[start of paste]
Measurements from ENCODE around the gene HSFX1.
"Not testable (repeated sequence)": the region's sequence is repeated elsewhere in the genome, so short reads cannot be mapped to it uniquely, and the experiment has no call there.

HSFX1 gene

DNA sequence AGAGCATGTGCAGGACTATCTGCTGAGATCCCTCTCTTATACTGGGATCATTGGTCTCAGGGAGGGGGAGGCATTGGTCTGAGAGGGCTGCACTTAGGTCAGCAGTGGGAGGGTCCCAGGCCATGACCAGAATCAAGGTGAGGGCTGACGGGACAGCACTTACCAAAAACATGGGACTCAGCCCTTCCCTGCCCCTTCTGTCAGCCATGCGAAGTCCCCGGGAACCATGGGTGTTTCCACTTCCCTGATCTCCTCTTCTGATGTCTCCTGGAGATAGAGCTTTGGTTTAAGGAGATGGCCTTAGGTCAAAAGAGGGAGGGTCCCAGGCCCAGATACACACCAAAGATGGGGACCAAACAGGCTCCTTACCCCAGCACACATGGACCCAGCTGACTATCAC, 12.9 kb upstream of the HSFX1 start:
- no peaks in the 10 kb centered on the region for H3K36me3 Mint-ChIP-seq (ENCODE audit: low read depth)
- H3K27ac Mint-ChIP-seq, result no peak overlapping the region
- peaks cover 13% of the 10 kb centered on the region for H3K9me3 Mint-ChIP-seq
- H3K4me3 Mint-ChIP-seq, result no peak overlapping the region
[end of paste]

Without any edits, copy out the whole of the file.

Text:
Measurements from ENCODE around the gene HSFX1.
"Not testable (repeated sequence)": the region's sequence is repeated elsewhere in the genome, so short reads cannot be mapped to it uniquely, and the experiment has no call there.

HSFX1 gene

DNA sequence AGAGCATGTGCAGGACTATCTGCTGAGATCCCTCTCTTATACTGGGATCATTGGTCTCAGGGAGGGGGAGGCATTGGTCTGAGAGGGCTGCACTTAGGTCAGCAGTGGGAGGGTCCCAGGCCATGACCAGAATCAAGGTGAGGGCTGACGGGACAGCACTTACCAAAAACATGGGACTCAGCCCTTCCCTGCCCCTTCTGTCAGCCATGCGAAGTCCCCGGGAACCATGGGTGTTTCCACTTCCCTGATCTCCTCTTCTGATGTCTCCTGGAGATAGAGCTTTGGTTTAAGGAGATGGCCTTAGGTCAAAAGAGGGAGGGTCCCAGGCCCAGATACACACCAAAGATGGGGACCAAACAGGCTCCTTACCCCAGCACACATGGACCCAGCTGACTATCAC, 12.9 kb upstream of the HSFX1 start:
- no peaks in the 10 kb centered on the region for H3K36me3 Mint-ChIP-seq (ENCODE audit: low read depth)
- H3K27ac Mint-ChIP-seq, result no peak overlapping the region
- peaks cover 13% of the 10 kb centered on the region for H3K9me3 Mint-ChIP-seq
- H3K4me3 Mint-ChIP-seq, result no peak overlapping the region